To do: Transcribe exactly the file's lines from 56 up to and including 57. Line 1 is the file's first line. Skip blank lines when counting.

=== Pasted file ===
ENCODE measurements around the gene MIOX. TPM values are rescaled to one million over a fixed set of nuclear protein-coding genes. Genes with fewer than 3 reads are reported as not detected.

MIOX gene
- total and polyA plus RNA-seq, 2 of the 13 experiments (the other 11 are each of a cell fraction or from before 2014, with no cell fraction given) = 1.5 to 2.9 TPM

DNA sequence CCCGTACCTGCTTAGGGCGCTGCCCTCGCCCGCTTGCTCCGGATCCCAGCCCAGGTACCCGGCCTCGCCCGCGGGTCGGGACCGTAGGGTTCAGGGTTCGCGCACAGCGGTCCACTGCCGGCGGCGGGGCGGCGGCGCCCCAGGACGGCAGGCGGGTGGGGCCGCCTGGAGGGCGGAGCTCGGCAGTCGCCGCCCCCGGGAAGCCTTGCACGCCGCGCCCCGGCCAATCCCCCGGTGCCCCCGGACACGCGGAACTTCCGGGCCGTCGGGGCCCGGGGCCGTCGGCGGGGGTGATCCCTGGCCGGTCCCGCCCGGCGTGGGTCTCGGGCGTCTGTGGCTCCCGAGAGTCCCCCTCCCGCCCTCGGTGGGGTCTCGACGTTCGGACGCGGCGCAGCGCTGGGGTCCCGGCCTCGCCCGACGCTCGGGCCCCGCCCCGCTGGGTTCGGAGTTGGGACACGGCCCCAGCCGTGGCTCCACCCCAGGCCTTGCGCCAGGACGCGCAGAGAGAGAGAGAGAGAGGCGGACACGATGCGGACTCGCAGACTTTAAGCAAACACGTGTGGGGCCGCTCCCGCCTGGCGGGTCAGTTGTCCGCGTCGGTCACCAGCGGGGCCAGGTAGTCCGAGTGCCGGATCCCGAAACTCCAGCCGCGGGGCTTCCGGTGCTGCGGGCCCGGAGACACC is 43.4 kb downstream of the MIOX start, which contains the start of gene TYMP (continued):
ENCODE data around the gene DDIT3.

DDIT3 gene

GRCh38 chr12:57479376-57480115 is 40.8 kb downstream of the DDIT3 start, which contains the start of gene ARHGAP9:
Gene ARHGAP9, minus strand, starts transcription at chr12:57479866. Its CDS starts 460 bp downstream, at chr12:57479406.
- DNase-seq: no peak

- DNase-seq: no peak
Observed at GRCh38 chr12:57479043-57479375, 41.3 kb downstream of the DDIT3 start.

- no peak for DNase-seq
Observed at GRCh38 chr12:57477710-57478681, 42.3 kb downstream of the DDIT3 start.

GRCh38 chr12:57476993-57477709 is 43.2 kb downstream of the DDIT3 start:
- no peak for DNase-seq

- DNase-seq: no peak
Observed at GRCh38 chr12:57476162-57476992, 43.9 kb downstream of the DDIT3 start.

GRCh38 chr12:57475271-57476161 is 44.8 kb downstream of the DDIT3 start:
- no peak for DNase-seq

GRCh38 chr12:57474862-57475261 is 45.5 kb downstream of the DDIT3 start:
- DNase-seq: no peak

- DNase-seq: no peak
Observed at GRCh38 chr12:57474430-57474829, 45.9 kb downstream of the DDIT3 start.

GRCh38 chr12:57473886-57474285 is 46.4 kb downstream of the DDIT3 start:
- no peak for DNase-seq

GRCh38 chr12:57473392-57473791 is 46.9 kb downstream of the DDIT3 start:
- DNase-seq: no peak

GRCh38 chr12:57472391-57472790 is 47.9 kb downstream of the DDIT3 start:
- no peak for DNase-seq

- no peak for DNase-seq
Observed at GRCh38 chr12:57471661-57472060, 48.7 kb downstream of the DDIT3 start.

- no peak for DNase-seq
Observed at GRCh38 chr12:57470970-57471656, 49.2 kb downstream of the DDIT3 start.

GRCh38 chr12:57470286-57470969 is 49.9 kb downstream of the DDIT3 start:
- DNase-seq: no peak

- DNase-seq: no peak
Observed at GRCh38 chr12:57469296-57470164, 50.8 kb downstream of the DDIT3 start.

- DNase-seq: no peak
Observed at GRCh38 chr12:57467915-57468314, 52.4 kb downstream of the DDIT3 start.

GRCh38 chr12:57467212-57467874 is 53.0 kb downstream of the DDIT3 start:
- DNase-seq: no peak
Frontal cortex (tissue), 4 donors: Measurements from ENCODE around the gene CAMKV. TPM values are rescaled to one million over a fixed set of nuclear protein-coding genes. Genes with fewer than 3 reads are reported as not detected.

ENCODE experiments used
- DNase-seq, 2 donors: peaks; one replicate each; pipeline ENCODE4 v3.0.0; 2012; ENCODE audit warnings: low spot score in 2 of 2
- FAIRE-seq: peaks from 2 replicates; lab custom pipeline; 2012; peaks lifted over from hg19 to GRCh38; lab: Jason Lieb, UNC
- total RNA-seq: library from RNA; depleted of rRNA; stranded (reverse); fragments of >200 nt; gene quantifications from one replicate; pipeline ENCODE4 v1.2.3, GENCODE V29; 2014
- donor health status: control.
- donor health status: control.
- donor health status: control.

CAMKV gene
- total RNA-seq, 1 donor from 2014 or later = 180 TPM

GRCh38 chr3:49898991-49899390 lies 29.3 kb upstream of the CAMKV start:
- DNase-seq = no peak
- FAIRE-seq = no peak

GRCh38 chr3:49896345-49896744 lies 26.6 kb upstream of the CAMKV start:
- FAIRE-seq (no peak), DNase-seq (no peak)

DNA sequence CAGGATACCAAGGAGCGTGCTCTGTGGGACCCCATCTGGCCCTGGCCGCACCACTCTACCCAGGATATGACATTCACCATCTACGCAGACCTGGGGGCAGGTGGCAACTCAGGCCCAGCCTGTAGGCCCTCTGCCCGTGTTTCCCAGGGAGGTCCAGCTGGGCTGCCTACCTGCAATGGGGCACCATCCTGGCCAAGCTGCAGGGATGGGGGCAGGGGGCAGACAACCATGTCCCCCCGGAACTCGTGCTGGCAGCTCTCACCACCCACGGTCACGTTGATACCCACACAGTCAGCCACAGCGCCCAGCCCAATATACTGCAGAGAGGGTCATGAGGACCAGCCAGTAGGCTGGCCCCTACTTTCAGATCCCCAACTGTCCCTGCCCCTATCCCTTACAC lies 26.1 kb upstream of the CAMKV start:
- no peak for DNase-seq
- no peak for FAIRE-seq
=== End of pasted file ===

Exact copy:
- FAIRE-seq (no peak), DNase-seq (no peak)

DNA sequence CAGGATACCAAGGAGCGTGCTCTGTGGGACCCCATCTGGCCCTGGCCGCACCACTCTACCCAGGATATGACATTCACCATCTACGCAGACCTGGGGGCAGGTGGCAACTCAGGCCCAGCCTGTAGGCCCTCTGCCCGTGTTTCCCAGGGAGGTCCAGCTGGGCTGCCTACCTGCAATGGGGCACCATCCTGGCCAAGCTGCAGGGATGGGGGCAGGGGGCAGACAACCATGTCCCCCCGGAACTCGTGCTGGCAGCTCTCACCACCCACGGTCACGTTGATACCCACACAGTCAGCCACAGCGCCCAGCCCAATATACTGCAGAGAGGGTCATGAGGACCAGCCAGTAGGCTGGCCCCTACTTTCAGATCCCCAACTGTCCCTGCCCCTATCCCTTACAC lies 26.1 kb upstream of the CAMKV start: